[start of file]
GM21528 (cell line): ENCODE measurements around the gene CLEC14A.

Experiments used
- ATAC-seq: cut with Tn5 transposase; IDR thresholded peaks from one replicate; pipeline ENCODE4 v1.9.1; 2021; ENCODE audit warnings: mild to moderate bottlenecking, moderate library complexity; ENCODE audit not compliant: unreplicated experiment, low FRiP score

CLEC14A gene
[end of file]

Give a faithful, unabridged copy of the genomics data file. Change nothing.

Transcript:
GM21528 (cell line): ENCODE measurements around the gene CLEC14A.

Experiments used
- ATAC-seq: cut with Tn5 transposase; IDR thresholded peaks from one replicate; pipeline ENCODE4 v1.9.1; 2021; ENCODE audit warnings: mild to moderate bottlenecking, moderate library complexity; ENCODE audit not compliant: unreplicated experiment, low FRiP score

CLEC14A gene